14. Over the last couple of weeks I have had a couple of brief, and a few very long, conversations with two ex-private pilots (one of which is also an ex-LAME) and a couple of ex-RAAF pilots (one of which was a test pilot and is still an active GA pilot). Basically, I have had a couple of concerns in regards to my flying ... - Where is the GA industry going? With the increasing price of fuel (which will get worse with the carbon tax), the increasing age of the fleet and the continual squeeze on small airfields for development or reduced costs, will there be a GA industry in 10 years. More importantly, will there be a private GA industry whereby a private pilot can hire a plane for a weekend and fly somewhere. The general concencous was that it's not going to get any better than it is now. - What sort of pilot do I want to be? I will never be a commercial pilot. I am in my early 40's and have way too many financial responsibilities to just give it all up and start again. Given what a low hours GA pilot is paid now-a-days I would do worse than halving my current salary, probably getting close to quartering it. I also don't believe it is practical anymore to fly for holidays. The weather can play havoc with your plans, you have no car at the other end and more than a day aircraft hire without a large amount of flying is not really an option anymore (i.e. you can hire if you want to fly all around the country, but not if you want to go see your parents for a week). Add to that the fact that my wife suffers rhuematoid arthritis and would find it difficult getting into and out of an aircraft, let alone walking to and from one across an airfield and fly really isn't going to be a mode of transport for us. So, I will only ever be flying for fun. The problem here, and this was the subject of my conversation with the ex-RAAF test pilot, is that I don't believe you can safely fly once every couple of months. A low hours pilot must fly regularly (the test pilot reckons fortnightly at least) to keep their hand in. I don't want to be a dangerous, low hours, once-in-a-while pilot. So, given those two facts, my chats with the above people and a whole lot of soul searching I am going to stop flying. It's a damn hard thing for me to do as I feel like I never finished my license, even though I did get my GFPT so CASA believes I can fly (I just don't know where I'm going) and I hate to leave things unfinished. Plus I am very saddened at not having the feel of a plane at my control again, but I just can't justify the money anymore for some fun and I can't justify the danger level I believe flying irregularly would create. All is not lost though as I have recently found my interest in fishing again, as some of you may have noticed. I have joined the local fishing club and been along to an outing or two with them and am thoroughly enjoying myself. Fishing is certainly an acitivity where it is more easy to say "hey, let's go fishing this afternooon" than flying is to say "hey, let's go flying". I dare say it is more social too, as I have certainly met a lot more like minded blokes! I did however have to break the news to my wife that I need to buy a four wheel drive as the family camry is starting to suffer under some of the places I want to take it. She was all for it saying she'd feel better with me fishing than flying (I always knew it scared her a bit). I am now in a strange state of being a little disappointed but confident that I have made the right decision. So, if you have made it this far into my little ramble, thank you for listening. I am afraid it is going to have to be people like Wade and the others who keep people dreaming with their flying reports from now on in.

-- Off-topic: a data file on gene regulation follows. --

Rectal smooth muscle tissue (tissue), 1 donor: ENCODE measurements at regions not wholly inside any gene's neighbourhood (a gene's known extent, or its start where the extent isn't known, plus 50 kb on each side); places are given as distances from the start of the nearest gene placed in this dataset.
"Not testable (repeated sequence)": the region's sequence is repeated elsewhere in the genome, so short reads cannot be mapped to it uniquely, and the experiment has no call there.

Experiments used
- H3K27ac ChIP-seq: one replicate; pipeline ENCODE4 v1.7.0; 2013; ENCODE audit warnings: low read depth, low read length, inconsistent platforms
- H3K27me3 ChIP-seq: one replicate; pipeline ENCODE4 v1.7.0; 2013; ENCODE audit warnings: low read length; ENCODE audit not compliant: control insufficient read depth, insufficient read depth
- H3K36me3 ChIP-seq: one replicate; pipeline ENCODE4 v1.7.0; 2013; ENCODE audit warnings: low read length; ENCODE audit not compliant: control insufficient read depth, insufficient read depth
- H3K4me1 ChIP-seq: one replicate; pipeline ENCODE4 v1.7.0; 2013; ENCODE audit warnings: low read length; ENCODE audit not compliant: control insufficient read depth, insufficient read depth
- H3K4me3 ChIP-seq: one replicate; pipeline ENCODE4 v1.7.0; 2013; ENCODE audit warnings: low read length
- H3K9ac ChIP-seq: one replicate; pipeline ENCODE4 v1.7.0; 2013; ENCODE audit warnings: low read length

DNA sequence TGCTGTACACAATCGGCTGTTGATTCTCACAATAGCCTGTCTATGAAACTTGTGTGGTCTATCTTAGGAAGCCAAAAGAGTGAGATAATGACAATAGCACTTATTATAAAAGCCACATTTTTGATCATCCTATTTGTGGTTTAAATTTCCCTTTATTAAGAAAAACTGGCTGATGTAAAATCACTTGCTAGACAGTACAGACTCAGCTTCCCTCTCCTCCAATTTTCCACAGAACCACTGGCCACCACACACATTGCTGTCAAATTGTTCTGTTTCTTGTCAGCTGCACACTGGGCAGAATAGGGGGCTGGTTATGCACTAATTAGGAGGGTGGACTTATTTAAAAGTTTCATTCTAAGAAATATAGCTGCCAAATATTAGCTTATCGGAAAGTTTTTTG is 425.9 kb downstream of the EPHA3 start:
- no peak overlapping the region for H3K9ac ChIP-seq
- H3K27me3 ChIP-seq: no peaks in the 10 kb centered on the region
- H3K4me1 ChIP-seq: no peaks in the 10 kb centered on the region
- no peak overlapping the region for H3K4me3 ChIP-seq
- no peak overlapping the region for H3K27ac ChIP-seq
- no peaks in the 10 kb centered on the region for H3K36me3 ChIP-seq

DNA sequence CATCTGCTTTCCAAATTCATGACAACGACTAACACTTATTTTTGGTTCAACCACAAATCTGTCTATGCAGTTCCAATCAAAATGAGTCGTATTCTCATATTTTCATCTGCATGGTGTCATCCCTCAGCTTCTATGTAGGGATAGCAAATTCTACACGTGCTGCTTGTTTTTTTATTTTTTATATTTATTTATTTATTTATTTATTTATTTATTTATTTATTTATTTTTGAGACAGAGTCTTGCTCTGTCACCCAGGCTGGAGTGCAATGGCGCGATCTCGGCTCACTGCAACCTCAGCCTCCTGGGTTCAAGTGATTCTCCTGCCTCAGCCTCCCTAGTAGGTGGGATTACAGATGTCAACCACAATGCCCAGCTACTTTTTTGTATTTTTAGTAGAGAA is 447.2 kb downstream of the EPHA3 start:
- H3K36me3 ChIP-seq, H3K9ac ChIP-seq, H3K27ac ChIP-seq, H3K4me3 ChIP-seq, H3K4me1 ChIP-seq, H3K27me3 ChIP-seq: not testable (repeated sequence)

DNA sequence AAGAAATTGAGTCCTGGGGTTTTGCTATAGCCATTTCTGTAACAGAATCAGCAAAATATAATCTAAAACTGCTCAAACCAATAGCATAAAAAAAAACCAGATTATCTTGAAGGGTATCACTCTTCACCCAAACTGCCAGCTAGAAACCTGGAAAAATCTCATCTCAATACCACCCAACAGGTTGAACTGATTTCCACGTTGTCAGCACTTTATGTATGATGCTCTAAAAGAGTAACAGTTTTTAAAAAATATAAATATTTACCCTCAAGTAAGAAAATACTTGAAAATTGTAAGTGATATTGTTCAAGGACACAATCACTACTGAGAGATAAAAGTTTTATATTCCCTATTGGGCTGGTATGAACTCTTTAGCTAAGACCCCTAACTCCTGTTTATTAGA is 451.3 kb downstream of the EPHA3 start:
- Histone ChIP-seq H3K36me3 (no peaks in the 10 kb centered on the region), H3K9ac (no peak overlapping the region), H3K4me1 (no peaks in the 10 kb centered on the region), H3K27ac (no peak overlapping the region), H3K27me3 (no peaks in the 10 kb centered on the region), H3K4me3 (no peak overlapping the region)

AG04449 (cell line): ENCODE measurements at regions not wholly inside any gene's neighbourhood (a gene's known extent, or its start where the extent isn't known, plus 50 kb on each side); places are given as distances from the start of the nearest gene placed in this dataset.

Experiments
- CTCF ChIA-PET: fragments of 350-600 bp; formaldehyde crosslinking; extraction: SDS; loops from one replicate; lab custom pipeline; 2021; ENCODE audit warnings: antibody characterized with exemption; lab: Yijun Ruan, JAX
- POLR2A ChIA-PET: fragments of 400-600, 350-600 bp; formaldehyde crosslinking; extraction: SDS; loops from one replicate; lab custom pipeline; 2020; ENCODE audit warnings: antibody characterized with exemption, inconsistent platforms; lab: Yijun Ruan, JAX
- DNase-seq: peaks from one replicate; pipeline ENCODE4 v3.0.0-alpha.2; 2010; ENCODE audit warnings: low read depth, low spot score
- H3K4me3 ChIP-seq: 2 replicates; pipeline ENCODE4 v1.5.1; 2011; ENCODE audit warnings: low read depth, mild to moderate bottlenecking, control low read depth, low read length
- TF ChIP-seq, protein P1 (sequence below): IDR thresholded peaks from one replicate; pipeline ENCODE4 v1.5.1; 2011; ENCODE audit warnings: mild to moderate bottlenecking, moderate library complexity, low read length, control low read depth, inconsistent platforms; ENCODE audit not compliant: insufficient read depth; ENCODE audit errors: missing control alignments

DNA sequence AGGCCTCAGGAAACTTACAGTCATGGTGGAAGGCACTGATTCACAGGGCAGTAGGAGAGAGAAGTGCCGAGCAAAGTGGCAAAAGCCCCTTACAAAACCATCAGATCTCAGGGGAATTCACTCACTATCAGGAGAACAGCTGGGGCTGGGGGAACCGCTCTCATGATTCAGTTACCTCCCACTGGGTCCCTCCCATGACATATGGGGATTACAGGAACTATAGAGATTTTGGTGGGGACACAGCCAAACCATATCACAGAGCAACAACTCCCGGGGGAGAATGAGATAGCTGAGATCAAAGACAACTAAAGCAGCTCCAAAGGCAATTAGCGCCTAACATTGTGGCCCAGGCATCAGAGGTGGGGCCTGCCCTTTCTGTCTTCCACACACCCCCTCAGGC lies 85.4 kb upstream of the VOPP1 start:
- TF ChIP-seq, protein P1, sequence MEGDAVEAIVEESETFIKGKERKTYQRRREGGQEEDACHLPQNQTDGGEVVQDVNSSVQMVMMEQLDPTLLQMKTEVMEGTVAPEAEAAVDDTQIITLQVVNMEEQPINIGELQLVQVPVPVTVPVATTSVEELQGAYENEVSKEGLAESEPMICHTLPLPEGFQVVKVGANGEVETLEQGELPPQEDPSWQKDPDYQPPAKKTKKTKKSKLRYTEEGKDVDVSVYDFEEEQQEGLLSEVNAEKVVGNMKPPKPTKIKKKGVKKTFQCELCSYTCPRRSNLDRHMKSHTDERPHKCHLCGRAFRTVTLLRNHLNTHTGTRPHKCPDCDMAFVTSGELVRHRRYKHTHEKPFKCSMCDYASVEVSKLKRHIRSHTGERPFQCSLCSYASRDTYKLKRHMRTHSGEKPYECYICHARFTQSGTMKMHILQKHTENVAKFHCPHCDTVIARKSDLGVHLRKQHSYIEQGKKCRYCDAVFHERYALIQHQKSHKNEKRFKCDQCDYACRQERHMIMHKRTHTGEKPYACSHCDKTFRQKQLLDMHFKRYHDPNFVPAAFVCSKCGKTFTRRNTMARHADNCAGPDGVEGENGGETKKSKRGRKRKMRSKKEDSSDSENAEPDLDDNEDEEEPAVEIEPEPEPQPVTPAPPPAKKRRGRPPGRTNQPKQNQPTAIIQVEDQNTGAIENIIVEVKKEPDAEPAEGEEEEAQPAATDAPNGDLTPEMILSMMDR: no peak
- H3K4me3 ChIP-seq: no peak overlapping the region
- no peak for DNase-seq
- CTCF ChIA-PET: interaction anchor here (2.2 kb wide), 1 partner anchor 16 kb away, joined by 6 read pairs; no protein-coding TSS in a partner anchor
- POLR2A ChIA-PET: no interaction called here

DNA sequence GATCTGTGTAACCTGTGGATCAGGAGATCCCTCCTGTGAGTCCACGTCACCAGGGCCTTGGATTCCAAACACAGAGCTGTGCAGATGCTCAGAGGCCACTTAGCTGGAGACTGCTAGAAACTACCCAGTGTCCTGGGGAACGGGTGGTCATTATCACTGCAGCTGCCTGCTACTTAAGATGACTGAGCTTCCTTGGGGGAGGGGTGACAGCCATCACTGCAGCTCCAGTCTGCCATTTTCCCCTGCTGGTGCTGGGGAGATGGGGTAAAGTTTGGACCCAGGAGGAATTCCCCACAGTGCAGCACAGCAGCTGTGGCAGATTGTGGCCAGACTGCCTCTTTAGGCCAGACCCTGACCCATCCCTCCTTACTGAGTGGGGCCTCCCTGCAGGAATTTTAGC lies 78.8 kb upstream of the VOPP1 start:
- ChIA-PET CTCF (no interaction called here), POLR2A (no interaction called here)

15. Good to hear it's coming along Wade. Before you know it you'll be going solo!